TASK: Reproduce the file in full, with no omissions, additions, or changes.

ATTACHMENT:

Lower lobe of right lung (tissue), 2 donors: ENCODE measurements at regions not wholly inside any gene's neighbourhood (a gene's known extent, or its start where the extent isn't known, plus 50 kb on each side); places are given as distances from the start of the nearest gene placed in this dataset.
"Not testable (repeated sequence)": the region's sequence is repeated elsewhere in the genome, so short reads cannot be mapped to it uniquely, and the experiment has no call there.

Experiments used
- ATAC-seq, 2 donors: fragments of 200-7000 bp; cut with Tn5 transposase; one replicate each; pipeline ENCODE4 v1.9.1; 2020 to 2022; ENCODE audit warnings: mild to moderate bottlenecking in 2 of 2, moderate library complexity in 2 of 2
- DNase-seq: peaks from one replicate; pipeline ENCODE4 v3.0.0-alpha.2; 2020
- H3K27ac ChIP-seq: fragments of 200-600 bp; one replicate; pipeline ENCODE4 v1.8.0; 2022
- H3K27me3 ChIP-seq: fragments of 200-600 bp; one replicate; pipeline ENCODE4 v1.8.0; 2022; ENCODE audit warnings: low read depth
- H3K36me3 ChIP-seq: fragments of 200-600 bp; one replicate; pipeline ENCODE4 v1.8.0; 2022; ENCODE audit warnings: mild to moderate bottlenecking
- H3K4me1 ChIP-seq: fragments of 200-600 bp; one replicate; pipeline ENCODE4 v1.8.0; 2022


Lower lobe of right lung (tissue), 2 donors: ENCODE measurements at regions not wholly inside any gene's neighbourhood (a gene's known extent, or its start where the extent isn't known, plus 50 kb on each side); places are given as distances from the start of the nearest gene placed in this dataset.
"Not testable (repeated sequence)": the region's sequence is repeated elsewhere in the genome, so short reads cannot be mapped to it uniquely, and the experiment has no call there.

Experiments used
- ATAC-seq, 2 donors: fragments of 200-7000 bp; cut with Tn5 transposase; one replicate each; pipeline ENCODE4 v1.9.1; 2020 to 2022; ENCODE audit warnings: mild to moderate bottlenecking in 2 of 2, moderate library complexity in 2 of 2
- DNase-seq: peaks from one replicate; pipeline ENCODE4 v3.0.0-alpha.2; 2020
- H3K27ac ChIP-seq: fragments of 200-600 bp; one replicate; pipeline ENCODE4 v1.8.0; 2022
- H3K27me3 ChIP-seq: fragments of 200-600 bp; one replicate; pipeline ENCODE4 v1.8.0; 2022; ENCODE audit warnings: low read depth
- H3K36me3 ChIP-seq: fragments of 200-600 bp; one replicate; pipeline ENCODE4 v1.8.0; 2022; ENCODE audit warnings: mild to moderate bottlenecking
- H3K4me1 ChIP-seq: fragments of 200-600 bp; one replicate; pipeline ENCODE4 v1.8.0; 2022